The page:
If the postseason were to begin today, the Astros would likely have a rotation of Justin Verlander, Framber Valdez, and Lance McCullers Jr. in the top three, with either Jose Urquidy or Cristian Javier filling out the fourth slot. For much as I like Luis García, he is the odd man out in my book, although his exclusion isn't a certainty at this point.
Honestly, though, not much of a surprise if this alignment comes to pass, especially among the top three. There is nuance regarding matchups at home or on the road to account for, but not much of a discernible difference. No, the development to monitor how Urquidy and Javier are utilized in the coming weeks once Verlander returns from the IL.
There is a case for both pitchers to earn a start in the upcoming ALDS. Urquidy, for example, has fared better since he ditched his cutter following his start on June 8 (3.01 ERA, 15.4% K-BB%) than he did prior (5.04 ERA, 12.3% K-BB%). Account for previous successes in October, and one can see a viable case for him to start at least in the division series as the fourth starter. A team could do far worse than Urquidy. But Javier's case has become increasingly difficult to ignore, as we've seen him mature as a starter for most of the season (3.07 ERA, 23% K-BB% in 22 starts). Hop on a leaderboard, then sort by pitchers with at least 110 innings as a starter, and you'll notice Javier's 32.1% strikeout rate ranks fifth in baseball, in between Gerrit Cole and Dylan Cease. This swing-and-miss potential offers an interesting dynamic to consider, especially among Javier's rotation mates.
Swinging Strike Rates in 2022
- Cristian Javier - 13.7%
- Luis García - 12.9%
- Justin Verlander - 11.6%
- Framber Valdez - 11.4%
- Lance McCullers Jr. - 10.8%
- Jose Urquidy - 10.0%
But that potential also presents a conundrum for the Astros, optimizing their pitchers' roles. Urquidy's value, for example, likely takes a hit if he is assigned to relief. And for as good as Javier has looked in the rotation, the appeal of that swing-and-miss potential being an option in the bullpen is enticing. After all, Javier performed well in his relief role in the club's World Series run last year, with 19 strikeouts in only 10 2⁄3 innings. That translates to a 41.3% strikeout rate. Impressive, even when taking into account Javier's occasional lapse of command.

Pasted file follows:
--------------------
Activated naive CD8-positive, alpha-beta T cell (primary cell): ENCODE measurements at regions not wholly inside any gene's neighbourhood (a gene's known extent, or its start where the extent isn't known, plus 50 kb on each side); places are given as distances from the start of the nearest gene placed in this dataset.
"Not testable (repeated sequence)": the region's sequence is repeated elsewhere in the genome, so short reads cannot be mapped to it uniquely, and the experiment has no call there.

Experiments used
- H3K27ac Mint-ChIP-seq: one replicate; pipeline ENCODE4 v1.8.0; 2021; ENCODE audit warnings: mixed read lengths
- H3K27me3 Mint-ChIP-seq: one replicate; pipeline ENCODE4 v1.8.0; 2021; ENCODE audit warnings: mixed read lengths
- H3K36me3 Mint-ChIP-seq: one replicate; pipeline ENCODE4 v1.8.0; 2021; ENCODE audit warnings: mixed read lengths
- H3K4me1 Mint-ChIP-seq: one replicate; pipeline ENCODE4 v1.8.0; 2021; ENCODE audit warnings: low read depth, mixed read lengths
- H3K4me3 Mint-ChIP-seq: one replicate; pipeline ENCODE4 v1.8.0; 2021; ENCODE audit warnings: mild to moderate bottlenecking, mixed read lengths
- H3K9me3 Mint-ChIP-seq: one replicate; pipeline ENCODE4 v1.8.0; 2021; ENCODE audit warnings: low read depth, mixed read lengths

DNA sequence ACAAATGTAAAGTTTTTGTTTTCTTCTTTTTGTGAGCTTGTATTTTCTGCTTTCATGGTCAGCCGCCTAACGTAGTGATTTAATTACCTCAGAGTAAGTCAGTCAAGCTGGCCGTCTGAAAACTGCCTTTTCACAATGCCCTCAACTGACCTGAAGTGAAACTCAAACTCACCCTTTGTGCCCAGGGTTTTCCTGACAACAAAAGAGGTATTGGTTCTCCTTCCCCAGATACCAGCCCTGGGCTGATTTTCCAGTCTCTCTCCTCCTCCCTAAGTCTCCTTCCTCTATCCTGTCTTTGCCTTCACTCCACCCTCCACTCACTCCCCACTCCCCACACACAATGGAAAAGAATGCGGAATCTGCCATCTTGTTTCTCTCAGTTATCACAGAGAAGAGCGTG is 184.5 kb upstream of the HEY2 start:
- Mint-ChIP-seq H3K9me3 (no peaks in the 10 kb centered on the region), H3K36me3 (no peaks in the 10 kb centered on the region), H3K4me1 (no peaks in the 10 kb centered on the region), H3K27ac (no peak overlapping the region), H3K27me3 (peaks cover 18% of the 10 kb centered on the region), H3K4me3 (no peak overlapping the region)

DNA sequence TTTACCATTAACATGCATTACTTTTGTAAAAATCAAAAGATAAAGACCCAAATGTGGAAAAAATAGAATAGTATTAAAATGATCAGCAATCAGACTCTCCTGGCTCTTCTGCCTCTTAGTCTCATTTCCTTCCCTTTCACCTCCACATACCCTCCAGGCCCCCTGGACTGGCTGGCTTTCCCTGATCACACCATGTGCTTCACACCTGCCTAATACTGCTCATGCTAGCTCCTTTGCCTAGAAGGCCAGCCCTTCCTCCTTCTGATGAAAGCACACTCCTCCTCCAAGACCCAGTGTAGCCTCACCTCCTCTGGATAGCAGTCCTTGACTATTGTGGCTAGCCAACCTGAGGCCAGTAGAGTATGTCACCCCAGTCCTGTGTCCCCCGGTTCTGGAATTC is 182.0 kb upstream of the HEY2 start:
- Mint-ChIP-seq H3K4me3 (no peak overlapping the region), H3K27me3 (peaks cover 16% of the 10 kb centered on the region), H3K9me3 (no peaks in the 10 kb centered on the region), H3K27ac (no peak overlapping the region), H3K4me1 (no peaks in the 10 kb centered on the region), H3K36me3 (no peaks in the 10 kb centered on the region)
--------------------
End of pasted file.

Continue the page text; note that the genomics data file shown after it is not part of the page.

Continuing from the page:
There are zero embellishments when discussing the embarrassment of riches that the Astros have on the pitching side of the roster. Of course, based on the actual results, Javier is arguably the better option to start in the postseason. While both pitchers are prone to the occasional stinker, Javier's profile arguably translates better in the postseason when the value on swing-and-misses is further heightened. With a bullpen already among the league's best without Javier's services, his value is perhaps better utilized as a starter than not.
Due to how the off-days align in the ALDS, it is quite likely that the fourth starter for both clubs will be used at some point, especially in Game 4 or 5 when there are no off-days between those two games. For the Astros, who they decide to employ as the fourth starter may come down to particular matchups. Urquidy's season-long struggles against the Mariners come to mind if Seattle is their division series opponent. Something to keep in mind as October approaches.